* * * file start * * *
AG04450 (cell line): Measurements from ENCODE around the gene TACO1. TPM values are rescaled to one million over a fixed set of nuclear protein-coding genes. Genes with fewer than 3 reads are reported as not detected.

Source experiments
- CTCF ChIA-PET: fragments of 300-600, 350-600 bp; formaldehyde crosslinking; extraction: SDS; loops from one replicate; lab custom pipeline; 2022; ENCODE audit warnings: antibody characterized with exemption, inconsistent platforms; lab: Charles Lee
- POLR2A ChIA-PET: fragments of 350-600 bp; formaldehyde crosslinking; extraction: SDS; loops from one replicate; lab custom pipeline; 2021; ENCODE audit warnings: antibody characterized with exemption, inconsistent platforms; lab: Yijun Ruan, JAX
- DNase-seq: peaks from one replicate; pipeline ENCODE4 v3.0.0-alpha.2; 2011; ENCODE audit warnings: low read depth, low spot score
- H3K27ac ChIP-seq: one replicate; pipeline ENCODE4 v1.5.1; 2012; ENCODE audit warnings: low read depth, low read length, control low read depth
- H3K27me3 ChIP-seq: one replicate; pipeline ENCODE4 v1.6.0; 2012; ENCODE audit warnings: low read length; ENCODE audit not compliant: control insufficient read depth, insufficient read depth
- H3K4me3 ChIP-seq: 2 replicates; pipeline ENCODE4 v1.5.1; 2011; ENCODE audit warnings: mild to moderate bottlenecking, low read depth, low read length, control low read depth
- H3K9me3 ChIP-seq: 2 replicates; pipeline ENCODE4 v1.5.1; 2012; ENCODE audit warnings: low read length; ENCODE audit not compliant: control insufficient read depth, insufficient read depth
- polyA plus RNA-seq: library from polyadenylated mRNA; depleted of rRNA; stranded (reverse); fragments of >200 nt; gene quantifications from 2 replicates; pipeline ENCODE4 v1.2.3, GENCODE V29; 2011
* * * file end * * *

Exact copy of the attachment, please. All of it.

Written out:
AG04450 (cell line): Measurements from ENCODE around the gene TACO1. TPM values are rescaled to one million over a fixed set of nuclear protein-coding genes. Genes with fewer than 3 reads are reported as not detected.

Source experiments
- CTCF ChIA-PET: fragments of 300-600, 350-600 bp; formaldehyde crosslinking; extraction: SDS; loops from one replicate; lab custom pipeline; 2022; ENCODE audit warnings: antibody characterized with exemption, inconsistent platforms; lab: Charles Lee
- POLR2A ChIA-PET: fragments of 350-600 bp; formaldehyde crosslinking; extraction: SDS; loops from one replicate; lab custom pipeline; 2021; ENCODE audit warnings: antibody characterized with exemption, inconsistent platforms; lab: Yijun Ruan, JAX
- DNase-seq: peaks from one replicate; pipeline ENCODE4 v3.0.0-alpha.2; 2011; ENCODE audit warnings: low read depth, low spot score
- H3K27ac ChIP-seq: one replicate; pipeline ENCODE4 v1.5.1; 2012; ENCODE audit warnings: low read depth, low read length, control low read depth
- H3K27me3 ChIP-seq: one replicate; pipeline ENCODE4 v1.6.0; 2012; ENCODE audit warnings: low read length; ENCODE audit not compliant: control insufficient read depth, insufficient read depth
- H3K4me3 ChIP-seq: 2 replicates; pipeline ENCODE4 v1.5.1; 2011; ENCODE audit warnings: mild to moderate bottlenecking, low read depth, low read length, control low read depth
- H3K9me3 ChIP-seq: 2 replicates; pipeline ENCODE4 v1.5.1; 2012; ENCODE audit warnings: low read length; ENCODE audit not compliant: control insufficient read depth, insufficient read depth
- polyA plus RNA-seq: library from polyadenylated mRNA; depleted of rRNA; stranded (reverse); fragments of >200 nt; gene quantifications from 2 replicates; pipeline ENCODE4 v1.2.3, GENCODE V29; 2011